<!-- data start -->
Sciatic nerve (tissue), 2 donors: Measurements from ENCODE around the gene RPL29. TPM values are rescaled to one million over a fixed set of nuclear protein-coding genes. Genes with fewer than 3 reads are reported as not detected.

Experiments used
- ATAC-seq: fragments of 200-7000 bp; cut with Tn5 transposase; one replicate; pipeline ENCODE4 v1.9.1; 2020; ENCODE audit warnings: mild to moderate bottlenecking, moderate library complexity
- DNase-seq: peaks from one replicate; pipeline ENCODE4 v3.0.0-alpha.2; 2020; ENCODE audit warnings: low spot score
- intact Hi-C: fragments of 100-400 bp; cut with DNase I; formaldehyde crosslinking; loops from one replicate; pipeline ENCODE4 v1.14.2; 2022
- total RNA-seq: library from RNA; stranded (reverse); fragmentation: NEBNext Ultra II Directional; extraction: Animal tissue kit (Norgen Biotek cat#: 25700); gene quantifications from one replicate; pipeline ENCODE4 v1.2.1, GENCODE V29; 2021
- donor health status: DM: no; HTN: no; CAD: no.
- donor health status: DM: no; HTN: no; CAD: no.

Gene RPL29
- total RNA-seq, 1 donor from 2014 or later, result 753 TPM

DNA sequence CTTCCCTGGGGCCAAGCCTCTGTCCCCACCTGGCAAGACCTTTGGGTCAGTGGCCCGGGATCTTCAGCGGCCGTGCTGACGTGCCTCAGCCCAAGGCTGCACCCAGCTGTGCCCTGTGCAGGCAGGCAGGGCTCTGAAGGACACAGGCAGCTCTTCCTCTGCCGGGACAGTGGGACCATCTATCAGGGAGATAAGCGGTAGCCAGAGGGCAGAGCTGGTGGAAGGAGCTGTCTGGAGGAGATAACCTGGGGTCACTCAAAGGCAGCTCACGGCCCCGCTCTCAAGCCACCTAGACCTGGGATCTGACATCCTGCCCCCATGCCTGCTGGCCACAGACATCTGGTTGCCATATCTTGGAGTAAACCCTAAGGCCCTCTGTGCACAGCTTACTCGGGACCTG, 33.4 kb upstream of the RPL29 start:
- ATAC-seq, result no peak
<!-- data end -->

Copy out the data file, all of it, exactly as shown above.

Sciatic nerve (tissue), 2 donors: Measurements from ENCODE around the gene RPL29. TPM values are rescaled to one million over a fixed set of nuclear protein-coding genes. Genes with fewer than 3 reads are reported as not detected.

Experiments used
- ATAC-seq: fragments of 200-7000 bp; cut with Tn5 transposase; one replicate; pipeline ENCODE4 v1.9.1; 2020; ENCODE audit warnings: mild to moderate bottlenecking, moderate library complexity
- DNase-seq: peaks from one replicate; pipeline ENCODE4 v3.0.0-alpha.2; 2020; ENCODE audit warnings: low spot score
- intact Hi-C: fragments of 100-400 bp; cut with DNase I; formaldehyde crosslinking; loops from one replicate; pipeline ENCODE4 v1.14.2; 2022
- total RNA-seq: library from RNA; stranded (reverse); fragmentation: NEBNext Ultra II Directional; extraction: Animal tissue kit (Norgen Biotek cat#: 25700); gene quantifications from one replicate; pipeline ENCODE4 v1.2.1, GENCODE V29; 2021
- donor health status: DM: no; HTN: no; CAD: no.
- donor health status: DM: no; HTN: no; CAD: no.

Gene RPL29
- total RNA-seq, 1 donor from 2014 or later, result 753 TPM

DNA sequence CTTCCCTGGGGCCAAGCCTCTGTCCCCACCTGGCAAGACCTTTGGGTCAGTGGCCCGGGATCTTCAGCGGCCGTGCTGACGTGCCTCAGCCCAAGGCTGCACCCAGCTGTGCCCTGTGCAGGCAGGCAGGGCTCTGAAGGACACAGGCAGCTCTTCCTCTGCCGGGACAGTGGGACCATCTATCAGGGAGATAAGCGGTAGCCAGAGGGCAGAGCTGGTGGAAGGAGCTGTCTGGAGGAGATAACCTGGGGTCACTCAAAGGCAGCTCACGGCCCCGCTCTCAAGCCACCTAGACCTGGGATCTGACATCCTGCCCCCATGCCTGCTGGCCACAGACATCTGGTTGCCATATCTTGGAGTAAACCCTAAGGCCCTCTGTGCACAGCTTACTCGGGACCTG, 33.4 kb upstream of the RPL29 start:
- ATAC-seq, result no peak